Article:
This transparent egg is made of hollowed-out rock crystal. Between the upper and lower half the egg is surrounded by a gold band with inlaid green enamel leaves, diamonds and the script "Standart 1909". On either side of the egg sits a crowned eagle of lapis lazuli. Under each of them hangs a pear-shaped pearl. The shaft holding up the egg consists of two lapis lazuli dolphins with intertwined tails. These, in their turn, sits on an oval base made of quartz crystal, and white enamel inlaid with laurel garlands and bands of small diamonds with laurel branches of green enamel.
Inside the egg a replica - reproduced to the last detail - of the royal yacht - the "Standart", sails on an oval sea made of clear rock crystal.
When the 5,557 ton, 128 meters (420 feet) long yacht the "Standart" was launched, in 1895, she was the largest Imperial Yacht afloat. The ship was lavishly decorated with mahogany paneling and crystal chandeliers to fit the Imperial Family. It had thirty rooms - including a stable for a cow, to ensure the Imperial children always had fresh milk!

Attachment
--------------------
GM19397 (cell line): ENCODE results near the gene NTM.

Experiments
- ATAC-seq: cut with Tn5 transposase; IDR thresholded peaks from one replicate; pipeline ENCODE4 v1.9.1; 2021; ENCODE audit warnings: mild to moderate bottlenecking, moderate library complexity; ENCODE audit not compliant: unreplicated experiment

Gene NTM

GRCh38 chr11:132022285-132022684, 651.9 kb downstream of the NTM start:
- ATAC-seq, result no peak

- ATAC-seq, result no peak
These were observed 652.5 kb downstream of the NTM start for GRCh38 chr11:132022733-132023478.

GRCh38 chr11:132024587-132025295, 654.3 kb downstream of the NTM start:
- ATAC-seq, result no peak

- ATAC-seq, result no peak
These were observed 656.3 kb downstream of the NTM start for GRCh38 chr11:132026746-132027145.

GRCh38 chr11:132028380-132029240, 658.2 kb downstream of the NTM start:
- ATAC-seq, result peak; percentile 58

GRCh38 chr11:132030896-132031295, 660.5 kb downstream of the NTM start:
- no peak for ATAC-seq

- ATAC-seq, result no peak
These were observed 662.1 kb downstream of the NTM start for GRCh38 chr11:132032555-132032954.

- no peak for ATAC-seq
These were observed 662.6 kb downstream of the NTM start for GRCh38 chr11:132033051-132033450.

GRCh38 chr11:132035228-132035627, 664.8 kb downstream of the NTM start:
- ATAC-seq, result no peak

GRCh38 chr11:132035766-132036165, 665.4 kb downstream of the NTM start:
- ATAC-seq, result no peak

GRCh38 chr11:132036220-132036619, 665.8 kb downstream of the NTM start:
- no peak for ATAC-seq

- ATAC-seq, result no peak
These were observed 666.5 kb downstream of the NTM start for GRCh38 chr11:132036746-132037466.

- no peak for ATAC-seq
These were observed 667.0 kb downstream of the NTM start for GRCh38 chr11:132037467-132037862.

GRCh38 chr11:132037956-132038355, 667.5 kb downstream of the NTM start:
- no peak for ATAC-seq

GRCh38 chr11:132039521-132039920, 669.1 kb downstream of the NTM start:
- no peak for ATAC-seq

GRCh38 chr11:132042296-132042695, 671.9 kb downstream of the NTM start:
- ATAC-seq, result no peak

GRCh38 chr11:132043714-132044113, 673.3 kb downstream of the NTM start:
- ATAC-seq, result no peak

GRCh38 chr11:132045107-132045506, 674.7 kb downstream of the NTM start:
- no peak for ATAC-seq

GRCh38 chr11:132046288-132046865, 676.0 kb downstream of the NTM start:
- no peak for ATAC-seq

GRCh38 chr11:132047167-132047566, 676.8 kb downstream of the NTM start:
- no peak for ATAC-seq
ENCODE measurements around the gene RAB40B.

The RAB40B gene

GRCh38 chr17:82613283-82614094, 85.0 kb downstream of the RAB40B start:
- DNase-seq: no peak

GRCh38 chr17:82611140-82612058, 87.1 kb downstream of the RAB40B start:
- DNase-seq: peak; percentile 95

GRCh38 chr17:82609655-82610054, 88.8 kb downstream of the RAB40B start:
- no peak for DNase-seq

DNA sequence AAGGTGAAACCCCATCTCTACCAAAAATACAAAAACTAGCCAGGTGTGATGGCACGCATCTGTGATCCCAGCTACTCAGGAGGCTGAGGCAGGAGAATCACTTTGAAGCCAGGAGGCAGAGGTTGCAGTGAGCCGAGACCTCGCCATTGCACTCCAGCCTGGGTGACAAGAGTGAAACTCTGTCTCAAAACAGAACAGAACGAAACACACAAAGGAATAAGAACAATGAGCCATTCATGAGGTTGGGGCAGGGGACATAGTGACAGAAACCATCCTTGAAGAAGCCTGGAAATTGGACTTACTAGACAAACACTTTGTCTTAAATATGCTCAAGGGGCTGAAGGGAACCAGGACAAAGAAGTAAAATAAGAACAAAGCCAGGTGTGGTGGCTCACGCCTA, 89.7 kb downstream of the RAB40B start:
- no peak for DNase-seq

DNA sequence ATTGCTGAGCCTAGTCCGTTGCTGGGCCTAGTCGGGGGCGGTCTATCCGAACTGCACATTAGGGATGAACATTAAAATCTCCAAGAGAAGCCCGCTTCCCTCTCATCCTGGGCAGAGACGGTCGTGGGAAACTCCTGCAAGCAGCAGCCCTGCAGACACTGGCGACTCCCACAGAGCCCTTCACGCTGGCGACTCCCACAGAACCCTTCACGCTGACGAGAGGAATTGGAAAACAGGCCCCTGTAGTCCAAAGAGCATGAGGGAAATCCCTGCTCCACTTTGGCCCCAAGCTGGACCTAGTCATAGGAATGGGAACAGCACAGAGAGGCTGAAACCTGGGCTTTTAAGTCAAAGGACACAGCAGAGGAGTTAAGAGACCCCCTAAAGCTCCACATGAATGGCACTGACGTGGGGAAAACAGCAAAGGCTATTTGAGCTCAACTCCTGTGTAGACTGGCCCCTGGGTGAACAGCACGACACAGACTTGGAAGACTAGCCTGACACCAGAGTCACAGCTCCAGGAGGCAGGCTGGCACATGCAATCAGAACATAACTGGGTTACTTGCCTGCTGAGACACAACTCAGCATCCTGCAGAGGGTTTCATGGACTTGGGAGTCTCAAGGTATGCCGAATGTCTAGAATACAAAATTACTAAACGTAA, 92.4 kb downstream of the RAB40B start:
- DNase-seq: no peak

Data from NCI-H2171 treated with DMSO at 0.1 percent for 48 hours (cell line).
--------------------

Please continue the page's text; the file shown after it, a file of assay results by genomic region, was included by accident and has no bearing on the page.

|Tsar Nicholas II and his family.|
Nicholas II and his family spent many joyful days on the yacht, until it was placed in drylock at the start of WWI. After the fall of the Romanov Dynasty, the "Standart" was stripped of all luxury and put in naval service. She was renamed "Vosemnadtsatoe Marta", and later "Marti". During WWII "Marti" served as a minelayer, bombarding shore positions along the coast. After the war she was converted into a trainingship, renamed "Oka". This was the once so splendid yacht's last job. In 1963 she was scrapped in Tallin, Estonia.
Most jewelers during this era were mostly interested in large gems. Karl Fabergé differed from them in the way that he looked more to the whole effect one of his pieces would have. He wanted his work to have a lasting effect, so that when you looked at it, it would give you a sense of sheer enjoyment and pleasure. The "Standart Yacht Egg" is one of the few Imperial Easter Eggs that never left Russia.